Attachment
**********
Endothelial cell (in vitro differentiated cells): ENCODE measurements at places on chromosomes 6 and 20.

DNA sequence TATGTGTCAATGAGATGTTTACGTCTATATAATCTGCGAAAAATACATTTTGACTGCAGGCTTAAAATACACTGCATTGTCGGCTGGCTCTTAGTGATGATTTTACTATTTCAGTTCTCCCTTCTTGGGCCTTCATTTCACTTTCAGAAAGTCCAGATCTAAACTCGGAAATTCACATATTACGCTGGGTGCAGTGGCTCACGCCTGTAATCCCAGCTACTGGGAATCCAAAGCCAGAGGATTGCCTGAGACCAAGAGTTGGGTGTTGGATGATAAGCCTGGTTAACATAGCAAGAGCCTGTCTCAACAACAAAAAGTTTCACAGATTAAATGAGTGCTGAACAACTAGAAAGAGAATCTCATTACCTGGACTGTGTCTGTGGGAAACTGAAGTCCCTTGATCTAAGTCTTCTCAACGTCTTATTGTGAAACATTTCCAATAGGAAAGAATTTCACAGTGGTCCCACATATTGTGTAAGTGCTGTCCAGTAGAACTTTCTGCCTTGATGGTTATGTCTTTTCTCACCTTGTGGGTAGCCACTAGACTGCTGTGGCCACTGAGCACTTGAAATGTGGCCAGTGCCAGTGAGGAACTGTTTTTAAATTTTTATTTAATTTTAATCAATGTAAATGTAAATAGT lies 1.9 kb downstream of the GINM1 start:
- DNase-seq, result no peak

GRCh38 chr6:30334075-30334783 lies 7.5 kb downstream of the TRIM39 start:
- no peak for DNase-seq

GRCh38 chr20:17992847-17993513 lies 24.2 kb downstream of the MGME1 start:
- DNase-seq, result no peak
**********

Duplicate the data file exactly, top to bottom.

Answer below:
Endothelial cell (in vitro differentiated cells): ENCODE measurements at places on chromosomes 6 and 20.

DNA sequence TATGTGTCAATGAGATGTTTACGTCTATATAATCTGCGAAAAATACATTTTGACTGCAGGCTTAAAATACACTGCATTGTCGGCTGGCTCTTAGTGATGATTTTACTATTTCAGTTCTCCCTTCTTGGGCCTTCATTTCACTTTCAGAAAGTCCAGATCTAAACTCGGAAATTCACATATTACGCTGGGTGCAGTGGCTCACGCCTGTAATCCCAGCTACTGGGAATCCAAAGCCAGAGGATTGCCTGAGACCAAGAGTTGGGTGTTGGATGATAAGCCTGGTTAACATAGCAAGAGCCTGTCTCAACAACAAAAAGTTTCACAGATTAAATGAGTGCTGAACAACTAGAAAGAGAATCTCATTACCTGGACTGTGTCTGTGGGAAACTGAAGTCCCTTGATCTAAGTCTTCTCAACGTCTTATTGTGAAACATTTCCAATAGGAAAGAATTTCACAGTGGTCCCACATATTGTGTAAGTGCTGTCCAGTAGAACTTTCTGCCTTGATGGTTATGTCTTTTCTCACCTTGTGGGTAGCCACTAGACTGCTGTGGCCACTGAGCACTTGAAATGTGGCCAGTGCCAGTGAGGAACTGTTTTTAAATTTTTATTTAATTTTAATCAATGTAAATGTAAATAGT lies 1.9 kb downstream of the GINM1 start:
- DNase-seq, result no peak

GRCh38 chr6:30334075-30334783 lies 7.5 kb downstream of the TRIM39 start:
- no peak for DNase-seq

GRCh38 chr20:17992847-17993513 lies 24.2 kb downstream of the MGME1 start:
- DNase-seq, result no peak